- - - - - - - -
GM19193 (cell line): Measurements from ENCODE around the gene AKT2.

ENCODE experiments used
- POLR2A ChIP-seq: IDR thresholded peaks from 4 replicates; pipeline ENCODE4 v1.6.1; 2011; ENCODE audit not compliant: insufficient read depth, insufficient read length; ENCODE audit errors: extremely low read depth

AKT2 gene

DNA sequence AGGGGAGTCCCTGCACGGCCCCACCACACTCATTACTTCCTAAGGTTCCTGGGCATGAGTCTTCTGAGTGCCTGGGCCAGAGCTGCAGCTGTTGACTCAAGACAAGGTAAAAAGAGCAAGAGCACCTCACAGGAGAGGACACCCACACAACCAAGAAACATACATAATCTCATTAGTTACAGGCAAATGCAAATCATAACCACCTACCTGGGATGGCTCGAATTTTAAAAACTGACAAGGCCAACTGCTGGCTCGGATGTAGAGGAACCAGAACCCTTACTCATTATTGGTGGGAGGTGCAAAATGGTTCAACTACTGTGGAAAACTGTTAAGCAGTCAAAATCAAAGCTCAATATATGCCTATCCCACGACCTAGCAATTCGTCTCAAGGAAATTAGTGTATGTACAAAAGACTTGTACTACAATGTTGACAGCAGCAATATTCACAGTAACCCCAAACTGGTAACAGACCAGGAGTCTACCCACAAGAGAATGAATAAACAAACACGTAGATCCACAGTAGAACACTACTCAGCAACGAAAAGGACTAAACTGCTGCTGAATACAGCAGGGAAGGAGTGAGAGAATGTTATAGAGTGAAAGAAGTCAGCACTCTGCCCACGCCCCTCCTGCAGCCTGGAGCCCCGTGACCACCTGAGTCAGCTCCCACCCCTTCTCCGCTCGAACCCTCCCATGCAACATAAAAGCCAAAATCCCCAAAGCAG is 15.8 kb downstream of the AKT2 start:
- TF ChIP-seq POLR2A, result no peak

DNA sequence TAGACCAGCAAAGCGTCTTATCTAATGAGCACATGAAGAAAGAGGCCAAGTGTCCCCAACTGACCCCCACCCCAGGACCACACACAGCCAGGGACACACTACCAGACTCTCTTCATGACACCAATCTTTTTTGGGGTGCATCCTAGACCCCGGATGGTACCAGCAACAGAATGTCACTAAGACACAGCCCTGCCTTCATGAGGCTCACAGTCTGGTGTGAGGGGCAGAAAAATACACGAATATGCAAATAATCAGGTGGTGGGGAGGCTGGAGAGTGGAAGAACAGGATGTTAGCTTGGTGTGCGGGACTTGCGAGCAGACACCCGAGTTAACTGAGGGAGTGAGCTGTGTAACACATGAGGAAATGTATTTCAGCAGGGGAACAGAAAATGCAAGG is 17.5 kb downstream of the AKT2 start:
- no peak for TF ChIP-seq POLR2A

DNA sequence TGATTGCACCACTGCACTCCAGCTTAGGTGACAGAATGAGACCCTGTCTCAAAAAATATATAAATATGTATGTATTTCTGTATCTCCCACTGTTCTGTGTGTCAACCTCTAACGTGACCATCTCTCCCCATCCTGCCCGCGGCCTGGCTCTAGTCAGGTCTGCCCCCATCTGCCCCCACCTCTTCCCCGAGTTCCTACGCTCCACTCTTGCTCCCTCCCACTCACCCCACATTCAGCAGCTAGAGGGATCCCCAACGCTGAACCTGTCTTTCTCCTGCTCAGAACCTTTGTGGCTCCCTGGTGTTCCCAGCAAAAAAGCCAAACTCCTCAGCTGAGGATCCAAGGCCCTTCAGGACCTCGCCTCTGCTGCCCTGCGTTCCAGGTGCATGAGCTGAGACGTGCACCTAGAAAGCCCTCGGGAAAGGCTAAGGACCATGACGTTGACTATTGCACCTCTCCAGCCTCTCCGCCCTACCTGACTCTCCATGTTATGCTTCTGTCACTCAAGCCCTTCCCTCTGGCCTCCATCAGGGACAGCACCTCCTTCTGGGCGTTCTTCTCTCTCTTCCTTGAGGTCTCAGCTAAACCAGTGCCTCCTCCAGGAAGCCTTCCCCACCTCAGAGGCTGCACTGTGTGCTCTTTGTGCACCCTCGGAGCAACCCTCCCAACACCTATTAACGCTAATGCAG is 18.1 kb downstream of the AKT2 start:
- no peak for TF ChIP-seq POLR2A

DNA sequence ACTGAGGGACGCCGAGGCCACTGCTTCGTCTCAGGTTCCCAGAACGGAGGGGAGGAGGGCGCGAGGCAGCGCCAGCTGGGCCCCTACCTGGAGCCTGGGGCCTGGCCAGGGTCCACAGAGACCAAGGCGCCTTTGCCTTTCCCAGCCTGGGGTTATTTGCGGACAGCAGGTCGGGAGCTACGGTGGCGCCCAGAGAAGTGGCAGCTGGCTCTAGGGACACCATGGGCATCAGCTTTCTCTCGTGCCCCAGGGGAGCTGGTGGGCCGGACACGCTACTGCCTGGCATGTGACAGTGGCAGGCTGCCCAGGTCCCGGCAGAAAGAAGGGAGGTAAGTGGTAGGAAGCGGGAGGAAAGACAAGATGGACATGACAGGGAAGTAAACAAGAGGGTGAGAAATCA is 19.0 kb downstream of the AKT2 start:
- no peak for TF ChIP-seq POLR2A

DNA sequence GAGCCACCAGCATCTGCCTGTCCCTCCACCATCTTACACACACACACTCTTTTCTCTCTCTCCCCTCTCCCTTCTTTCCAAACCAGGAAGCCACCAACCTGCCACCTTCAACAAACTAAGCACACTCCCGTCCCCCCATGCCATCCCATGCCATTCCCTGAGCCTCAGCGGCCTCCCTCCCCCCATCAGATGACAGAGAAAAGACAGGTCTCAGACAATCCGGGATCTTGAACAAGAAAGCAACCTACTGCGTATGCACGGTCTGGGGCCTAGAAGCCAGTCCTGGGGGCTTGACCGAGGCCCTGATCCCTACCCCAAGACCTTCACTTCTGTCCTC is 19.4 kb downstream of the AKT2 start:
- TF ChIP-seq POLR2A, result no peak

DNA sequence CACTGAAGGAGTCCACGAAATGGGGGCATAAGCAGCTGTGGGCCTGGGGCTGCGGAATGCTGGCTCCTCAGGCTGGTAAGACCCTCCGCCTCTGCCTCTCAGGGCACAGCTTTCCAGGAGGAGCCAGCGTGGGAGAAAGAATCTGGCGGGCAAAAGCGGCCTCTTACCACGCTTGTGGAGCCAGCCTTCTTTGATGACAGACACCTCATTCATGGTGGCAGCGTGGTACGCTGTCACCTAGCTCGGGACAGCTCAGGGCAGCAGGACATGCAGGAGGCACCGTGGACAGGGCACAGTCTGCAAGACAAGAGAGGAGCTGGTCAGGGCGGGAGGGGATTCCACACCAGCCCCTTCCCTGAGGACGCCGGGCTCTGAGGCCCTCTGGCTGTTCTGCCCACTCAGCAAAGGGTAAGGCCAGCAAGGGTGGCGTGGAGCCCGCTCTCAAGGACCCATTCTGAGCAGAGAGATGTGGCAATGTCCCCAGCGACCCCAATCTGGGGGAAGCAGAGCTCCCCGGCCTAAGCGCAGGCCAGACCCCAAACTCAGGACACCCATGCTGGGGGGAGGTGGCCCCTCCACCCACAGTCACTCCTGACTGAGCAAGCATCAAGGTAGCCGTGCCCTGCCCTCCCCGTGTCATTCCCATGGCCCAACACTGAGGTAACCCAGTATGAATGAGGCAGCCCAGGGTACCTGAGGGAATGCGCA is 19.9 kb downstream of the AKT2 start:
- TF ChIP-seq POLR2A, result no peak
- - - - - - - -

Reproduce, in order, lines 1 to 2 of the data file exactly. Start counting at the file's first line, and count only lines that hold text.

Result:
GM19193 (cell line): Measurements from ENCODE around the gene AKT2.

ENCODE experiments used